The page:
#
Farm Fresh Forensics
site map
contact
search
Latest Posts
Archive

Farm Fresh Blog

Tuesday, 29 November 2011

also titled . . .

When Briar Bit Daddy And Oli Bit Mommy

or perhaps . . .

When You Are In The Wrong Place

At The Wrong Time.

This is not what you want to see coming at you in the dark.

Who knew she bites?

Last night Other Half, (who was supposed to be in bed asleep), put on his coat and went outside to meet the rancher next door. While they were enjoying some guy time over the back fence, sharing a cell phone photo of a 13 point deer that had been hit by a car, (why else would you climb out from underneath an electric blanket?)  they happen to startle a pack of dogs who were not expecting the sight of two men lounging by their fence.

     The neighbor had his Black Mouth Cur Dogs with him. Fortunately for them, they were on the other side of the fence with their owner. Unfortunately for Other Half (apparently!) he was not.

Who knew Briar could outrun Blue Heeler? Or . . . perhaps she didn't outrun Blue Heeler, perhaps his sniffer is just better than hers.  Nevertheless, the fact remains that a pack of dogs, HIS OWN DOGS, descended upon Other Half in the dark and SOMEONE . . . (Briar) . . . bit him in the leg!

  "Ma bad!"

There was much cussing (Other Half) and giggling. (that was me)

She didn't break the skin.  I assured him that it was a case of mistaken identity and she pulled her punch when she realized it was him.  He was not amused.  (I was highly amused!) Who knew Briar would actually bite a human?  Briar LOVES humans - apparently strange humans at the back fence don't count.

So there it was, Briar and I were in the dog house. (because I giggled) Then the sun rolled up this morning and the tables were turned.

     While Other Half was getting ready for work, I was shuffling dogs in and out for potty breaks.  Oli, the Current Police Dog, is a most primitive creature, very much like a velociraptor in Jurassic Park. 

She must be monitored closely lest she find a way to get through the fence and cause havoc with small hooved creatures.

     So after Oli took her break, I brought her back in the house.  Oli brought a rather large stick with her.  Because she hopped onto my bed, with my NEW BEDSPREAD, and settled down to chew her stick, I decided to take it away from her.  This necessitated a trade.  Oli is always happy to barter.  So I grabbed up one of Dillon's fluffy toys and said,

"Here Oli, wanna trade for this?"

She did.  She very much wanted to trade a muddy stick for a fluffy toy that could be eviscerated. So she let go of the stick and snatched the toy. Unfortunately I was still holding the toy.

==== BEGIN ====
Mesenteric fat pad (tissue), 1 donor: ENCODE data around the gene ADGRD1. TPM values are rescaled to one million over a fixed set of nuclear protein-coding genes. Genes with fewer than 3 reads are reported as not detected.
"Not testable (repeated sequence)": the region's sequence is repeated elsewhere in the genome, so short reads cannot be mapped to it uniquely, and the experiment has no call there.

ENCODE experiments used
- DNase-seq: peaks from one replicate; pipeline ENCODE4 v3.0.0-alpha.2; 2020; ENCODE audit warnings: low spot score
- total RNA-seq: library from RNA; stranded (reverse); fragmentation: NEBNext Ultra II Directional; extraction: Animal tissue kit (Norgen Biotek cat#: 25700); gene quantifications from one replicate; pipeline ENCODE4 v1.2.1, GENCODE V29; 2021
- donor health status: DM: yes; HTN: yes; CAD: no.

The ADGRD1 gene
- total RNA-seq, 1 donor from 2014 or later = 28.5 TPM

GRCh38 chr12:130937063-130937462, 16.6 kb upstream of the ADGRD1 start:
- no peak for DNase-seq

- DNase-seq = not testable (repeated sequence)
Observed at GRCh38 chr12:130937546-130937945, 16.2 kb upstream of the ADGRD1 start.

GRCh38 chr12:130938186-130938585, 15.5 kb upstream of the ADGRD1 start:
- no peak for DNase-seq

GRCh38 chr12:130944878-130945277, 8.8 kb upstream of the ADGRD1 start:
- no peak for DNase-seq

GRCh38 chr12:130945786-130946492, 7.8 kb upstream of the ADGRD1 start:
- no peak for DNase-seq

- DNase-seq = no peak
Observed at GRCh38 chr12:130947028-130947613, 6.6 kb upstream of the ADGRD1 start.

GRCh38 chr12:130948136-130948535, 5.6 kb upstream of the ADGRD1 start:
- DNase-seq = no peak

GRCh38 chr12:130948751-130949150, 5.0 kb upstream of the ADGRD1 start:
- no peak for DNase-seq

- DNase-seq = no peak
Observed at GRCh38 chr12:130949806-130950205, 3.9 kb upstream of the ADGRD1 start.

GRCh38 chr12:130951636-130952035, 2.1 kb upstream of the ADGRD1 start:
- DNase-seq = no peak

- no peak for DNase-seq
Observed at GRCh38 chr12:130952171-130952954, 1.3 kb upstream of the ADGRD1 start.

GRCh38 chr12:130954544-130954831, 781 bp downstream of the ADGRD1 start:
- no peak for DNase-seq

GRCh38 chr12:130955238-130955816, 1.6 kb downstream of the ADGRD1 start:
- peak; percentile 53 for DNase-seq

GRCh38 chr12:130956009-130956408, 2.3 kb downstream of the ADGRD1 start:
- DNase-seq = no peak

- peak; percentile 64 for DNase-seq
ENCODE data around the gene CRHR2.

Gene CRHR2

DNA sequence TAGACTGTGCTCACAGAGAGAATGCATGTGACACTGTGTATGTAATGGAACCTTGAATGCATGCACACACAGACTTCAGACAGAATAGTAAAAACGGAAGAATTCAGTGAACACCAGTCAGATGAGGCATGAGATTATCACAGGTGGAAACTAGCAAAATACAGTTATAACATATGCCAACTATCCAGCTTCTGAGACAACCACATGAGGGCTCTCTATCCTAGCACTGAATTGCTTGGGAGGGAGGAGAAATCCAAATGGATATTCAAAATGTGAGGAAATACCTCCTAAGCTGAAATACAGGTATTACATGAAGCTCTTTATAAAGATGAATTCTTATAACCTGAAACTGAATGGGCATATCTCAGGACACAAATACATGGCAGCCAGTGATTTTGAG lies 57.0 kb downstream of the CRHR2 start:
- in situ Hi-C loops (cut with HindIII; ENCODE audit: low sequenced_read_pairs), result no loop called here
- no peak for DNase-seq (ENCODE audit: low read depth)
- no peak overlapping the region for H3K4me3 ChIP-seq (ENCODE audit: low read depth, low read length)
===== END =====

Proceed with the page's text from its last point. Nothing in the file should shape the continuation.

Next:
Her back molar crunched down on the fingernail bed of my left index finger. (Thank GOD it was my left hand!) Someone started screaming.  (that was me!) Other Half almost cut his throat while shaving. 

"Oli bit me!"

Other Half probably wanted to cut his throat when he heard that.

Fortunately the skin was barely broken. It was the equivalent of having someone slam a hammer (claw end first) onto your fingernail.  I continued to squeal and bounce around the bedroom. Oli dropped the toy and raced into her kennel. Other Half came to examine the damage. (and proclaim that I was a weenie) I had to coax Oli out of her kennel to reassure her that accidents happen and we were okay.  (which is MORE than HE did when MY dog bit HIM!)


And through it all, Dillon watched in amazement.

"Dogs bite HUMANS???"  Why would you bite a HUMAN?"

 

Despite the fact that my finger still hurts like the Dickens, Oli and I are okay. Other Half is still pissed at Briar.

  Men are such wusses.


 

Posted by: forensicfarmgirl AT 10:32 am   |  Permalink   |  4 Comments  |  Email
Saturday, 26 November 2011

This dog is a bit of a puzzle.

 "Who me?"

 

We were told that her mother was a Komondor and her father was a Great Pyrenees. While there is clearly a Great Pyrenees in there somewhere,

whatever else is in Briar's genes is open for debate.

Perhaps a Komondor,

with a dash of clown . . .  

There has been much serious discussion on the subject.

Today I received a phone call from Briar's vet. He wanted to take a blood sample from my Big White Dog and send it off for a free DNA test to finally have something more than speculation.  (not that it really matters but inquiring minds want to know!) Since we are all curious and the test is free, we decided to draw the blood up . . .

"Do what?!!" 

I got off the phone and walked outside to fetch up my Big White Dog.  The vet was on his way, and she was covered in cow poop. (Unscheduled Midnight Romp in the pasture) A date with a water hose was necessary to make her presentable to even the most tolerant of farm vets.